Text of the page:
On the note of the Belgian train...we sat near an Austrian couple who noticed Paul was snappy and impatient with the conductor. I noticed their discomfort. Embarrassed and thinking we'd just entered Ugly American territory, I explained to them he'd recently had a major brain injury and this is what a miracle-recovery case looked like. The man's reply was, "he should still behave himself." 

I had no idea how to handle Paul in these situations. (I wasn't from a family with rage issues). And I wasn't an occupational therapist, but I was thrown into the role of being just that. Where was the book, How To Handle Your Brain Injured Beloved Spouse in 5 Easy Steps.

I think of all the advancements made in battle-zone medicine. It's a heart breaking job for families with brain injured soldiers (and it's all gonna fall on the families) coming home from war zones. Spouses and sons and daughters rejoining families and then hospitals and then rehab and then looking normal but really, not being the same. Not being the same at all.

Monday, January 2, 2017

Just Like Starting Over

This was my goodbye letter to 2009, one of my life's toughest years. This year now, 2016 has been a collective tough one, having lost so many cultural heroes and icons (for me the loss of Prince, Carrie Fisher, Leonard Cohen and Gene Wilder were particularly sad). But no amount of loss will take the place of the awfulness of finally coming to terms with the fact that my wonderful brilliant husband and companion, Paul Williams was never going to get better. No amount of my wishing and fixing would bring back the broken neuro-highways of his brain. This post in 2010 was the beginnings of acceptance that my life, our families life was forever changed. And there is some degree of relief and peace in that acceptance. 

January 2010:
I'm happy. Really, I can't remember the last time a change of decade made me so happy. It's like looking at the house you've been living in for the last 10 years-- on the outside-- for the first time, noticing its windows and doors have fallen off and it's on a cracked slab-- and wondering how you did it.

I really feel like I'm starting over, all over again. I've noticed, I do seem to run my life in 10 year cycles, though involuntarily, with the end of times happening on the nine year and
starting anew on the one.

For example, a New York boyfriend and I broke up at the end of 1989 and I started my new life in 1990 moving back out west. Or.... Paul and I broke up in 1999, lived apart for a year, I found a new life for awhile in Los Angeles, dated some interesting guys had some fun times, wrote songs and then a year later Paul and I found out we still wanted to be together.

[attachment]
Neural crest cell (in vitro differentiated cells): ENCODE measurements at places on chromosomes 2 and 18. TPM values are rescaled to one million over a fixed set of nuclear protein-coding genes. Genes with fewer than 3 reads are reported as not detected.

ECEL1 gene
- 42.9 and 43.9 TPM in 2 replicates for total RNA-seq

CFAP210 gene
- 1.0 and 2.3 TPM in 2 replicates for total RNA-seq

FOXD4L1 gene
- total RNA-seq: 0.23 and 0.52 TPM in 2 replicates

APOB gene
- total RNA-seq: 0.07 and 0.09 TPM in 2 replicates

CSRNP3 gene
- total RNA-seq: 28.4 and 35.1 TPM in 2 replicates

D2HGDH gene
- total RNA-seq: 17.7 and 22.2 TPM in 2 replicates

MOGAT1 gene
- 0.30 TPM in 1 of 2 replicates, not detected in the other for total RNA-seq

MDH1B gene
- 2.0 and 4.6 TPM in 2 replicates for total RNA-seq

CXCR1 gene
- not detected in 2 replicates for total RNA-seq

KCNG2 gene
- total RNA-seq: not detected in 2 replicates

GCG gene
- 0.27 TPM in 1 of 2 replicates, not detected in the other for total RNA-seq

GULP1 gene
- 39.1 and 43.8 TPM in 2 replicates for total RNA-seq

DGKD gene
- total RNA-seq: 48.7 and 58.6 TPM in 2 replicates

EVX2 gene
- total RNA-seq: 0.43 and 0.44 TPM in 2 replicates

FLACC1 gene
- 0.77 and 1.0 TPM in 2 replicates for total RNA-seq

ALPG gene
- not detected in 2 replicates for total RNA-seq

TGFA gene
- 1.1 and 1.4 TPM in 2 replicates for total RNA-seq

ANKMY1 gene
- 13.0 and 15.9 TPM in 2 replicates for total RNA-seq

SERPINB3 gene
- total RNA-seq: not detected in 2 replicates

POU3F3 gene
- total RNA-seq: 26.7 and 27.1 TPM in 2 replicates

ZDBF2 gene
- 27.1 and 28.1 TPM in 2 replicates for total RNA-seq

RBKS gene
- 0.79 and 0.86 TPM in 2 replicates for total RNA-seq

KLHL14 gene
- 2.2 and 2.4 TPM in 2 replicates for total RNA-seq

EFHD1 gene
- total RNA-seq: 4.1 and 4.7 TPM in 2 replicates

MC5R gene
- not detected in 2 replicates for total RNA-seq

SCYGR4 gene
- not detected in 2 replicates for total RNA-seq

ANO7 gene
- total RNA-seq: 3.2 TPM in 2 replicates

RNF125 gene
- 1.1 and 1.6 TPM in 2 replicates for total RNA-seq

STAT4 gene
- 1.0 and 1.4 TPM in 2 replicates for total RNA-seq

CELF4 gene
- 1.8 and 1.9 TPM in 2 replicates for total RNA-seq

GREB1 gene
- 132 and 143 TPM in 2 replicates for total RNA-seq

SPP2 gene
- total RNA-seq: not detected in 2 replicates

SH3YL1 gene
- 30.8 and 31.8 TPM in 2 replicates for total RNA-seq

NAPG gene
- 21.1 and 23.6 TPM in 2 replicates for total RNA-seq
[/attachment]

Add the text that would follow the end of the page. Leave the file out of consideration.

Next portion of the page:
The first time I crashed on a nine year was in 1979. I was in an unknown garage punk band and living in Hollywood (aka Hollow ood), we called ourselves The Stoopuds. I lived with the guitar player who was 23 and his girlfriend Jane, who was 45 in a studio apartment on Hollywood Blvd. Life sucked, but so what. I thought that was the "dues you must pay" to make it, or at least to be a real punk like our neighbor Darby Crash. The dues I paid actually turned out to be a severe depression I fell into after the bass player tried to kill himself with a safety blade razor and got into a car wreck because I wouldn't be his girlfriend. So much for making it at 20. I moved back home to little Ramona and tried to pull myself out of my first depression without medication. I did do it, but it took about 5 years. Antidepressants work so much better and you don't have to lose all those precious years. But I didn't know that back then. 

At any rate, I'm at the start of a new cycle. I'm feeling excited and hopeful, things are looking up. In September I'll be touring Italy and in June Alexander and I are going to the east coast for a family and friend vacation (and probably a few shows). I've got the start of a new album brewing, having written about six new songs in the past six months. It's finally getting easier to do things for myself, having spent so many years care giving. 

Some of my friends expected me to cut loose and start partying and dating once Paul got placed in a nursing home but it didn't work that way for me. The past six months has been a kind of inward journey which has been good for my writing. I think I felt bad, even guilty, living an independent life while my partner was losing it to dementia in a stinking nursing home. I suppose it's the survivors guilt syndrome. Just give me a year and maybe I'll become a celebrity party queen like Tiger Woods adulteress, Rachel Uchitel, who lost her first husband in the World Trade Center attack on 9/11.....or not. At any rate, life starts anew.

Happy New Year 2010. 
hugs and kisses, cindy lee b